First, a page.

The Summating Potential (SP) was first recorded in the cochlea in the 1950s and represents an objective measure of cochlear hair cell function, in vivo. Despite being a regular tool in hearing research, a similar response has not yet been recorded from the vestibular system. This is mainly due to the lack of experimental techniques available to rec...
Poster
Full-text available
The Summating Potential (SP) was first recorded in the cochlea in the 1950s and represents an objective measure of cochlear hair cell function, in vivo. Despite being a mainstay tool in hearing research it has not yet been recorded in the vestibular system. This is mainly due to the lack of experimental techniques available to record vestibular hai...
Article
To explore the effects of cochlear hair cell displacement, researchers have previously monitored functional and mechanical responses during low-frequency (LF) acoustic stimulation of the cochlea. The induced changes are believed to result from modulation of the conductance of mechano-electrical transduction (MET) channels on cochlear hair cells, al...
Poster
Full-text available
Low Frequency (LF) biasing has been used in the cochlea to study hearing loss associated with displacements of the basilar membrane[1]. Unfortunately, little is known how similar displacements effect balance function. This has clinical relevance for understanding how mechanical disorders such as endolymphatic hydrops in Meniere's disease cause bala...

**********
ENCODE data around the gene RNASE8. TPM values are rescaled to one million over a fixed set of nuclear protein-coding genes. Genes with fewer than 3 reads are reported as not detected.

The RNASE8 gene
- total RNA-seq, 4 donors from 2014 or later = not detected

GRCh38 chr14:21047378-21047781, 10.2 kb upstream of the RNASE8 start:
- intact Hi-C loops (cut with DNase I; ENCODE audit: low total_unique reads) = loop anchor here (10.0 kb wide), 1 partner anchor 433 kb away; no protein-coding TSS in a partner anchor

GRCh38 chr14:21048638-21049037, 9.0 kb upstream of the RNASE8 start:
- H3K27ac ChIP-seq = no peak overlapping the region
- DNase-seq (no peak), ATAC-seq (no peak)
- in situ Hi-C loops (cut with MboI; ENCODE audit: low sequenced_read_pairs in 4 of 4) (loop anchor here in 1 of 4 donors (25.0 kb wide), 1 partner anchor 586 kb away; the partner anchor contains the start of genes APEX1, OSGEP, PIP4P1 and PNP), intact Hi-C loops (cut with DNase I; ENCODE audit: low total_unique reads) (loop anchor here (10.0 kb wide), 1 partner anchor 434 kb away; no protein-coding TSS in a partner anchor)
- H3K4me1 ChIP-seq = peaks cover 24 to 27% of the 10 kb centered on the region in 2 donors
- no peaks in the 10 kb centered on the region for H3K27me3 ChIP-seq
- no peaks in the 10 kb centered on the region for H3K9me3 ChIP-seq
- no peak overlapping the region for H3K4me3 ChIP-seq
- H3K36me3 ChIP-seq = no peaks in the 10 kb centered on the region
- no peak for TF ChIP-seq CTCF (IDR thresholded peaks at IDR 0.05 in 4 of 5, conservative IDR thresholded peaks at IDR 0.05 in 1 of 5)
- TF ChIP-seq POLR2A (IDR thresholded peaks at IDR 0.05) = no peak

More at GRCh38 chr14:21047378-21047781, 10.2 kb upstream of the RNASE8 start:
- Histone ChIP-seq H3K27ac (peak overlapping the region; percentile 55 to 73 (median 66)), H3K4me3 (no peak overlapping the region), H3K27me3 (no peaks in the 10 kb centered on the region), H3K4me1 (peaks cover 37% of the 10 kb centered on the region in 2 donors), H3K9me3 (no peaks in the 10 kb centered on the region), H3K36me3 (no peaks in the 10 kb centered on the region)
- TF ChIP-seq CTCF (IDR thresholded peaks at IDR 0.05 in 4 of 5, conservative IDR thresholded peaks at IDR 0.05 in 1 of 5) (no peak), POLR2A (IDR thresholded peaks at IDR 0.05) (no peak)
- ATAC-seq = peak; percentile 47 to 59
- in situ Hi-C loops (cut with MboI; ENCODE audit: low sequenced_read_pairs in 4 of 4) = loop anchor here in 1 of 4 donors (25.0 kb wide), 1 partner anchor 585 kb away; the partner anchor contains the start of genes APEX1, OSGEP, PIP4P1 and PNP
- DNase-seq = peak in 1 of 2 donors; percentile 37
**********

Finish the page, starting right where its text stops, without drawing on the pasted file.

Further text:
Article
Full-text available
Despite considerable research, it remains controversial as to whether viral-infections are associated with Meniere’s Disease (MD), a clinically heterogeneous set of chronic inner-ear disorders strongly associated with endolymphatic hydrops. Here, we investigated whether viral-infections are associated with MD through a systematic review and meta-an...
Article
Older studies of mammalian otolith physiology have focused mainly on sustained responses to low-frequency (<50 Hz) or maintained linear acceleration. So the otoliths have been regarded as accelerometers. Thus evidence of otolithic activation and high-precision phase locking to high-frequency sound and vibration appears to be very unusual. However,...
Thesis
Full-text available
Vestibular research currently relies on single response measures such as ex vivo hair cell and in vivo single unit recordings. Although these methods allow detailed insight into the response properties of individual vestibular hair cells and neurons, they do not provide a holistic understanding of peripheral vestibular functioning and its relations...
Article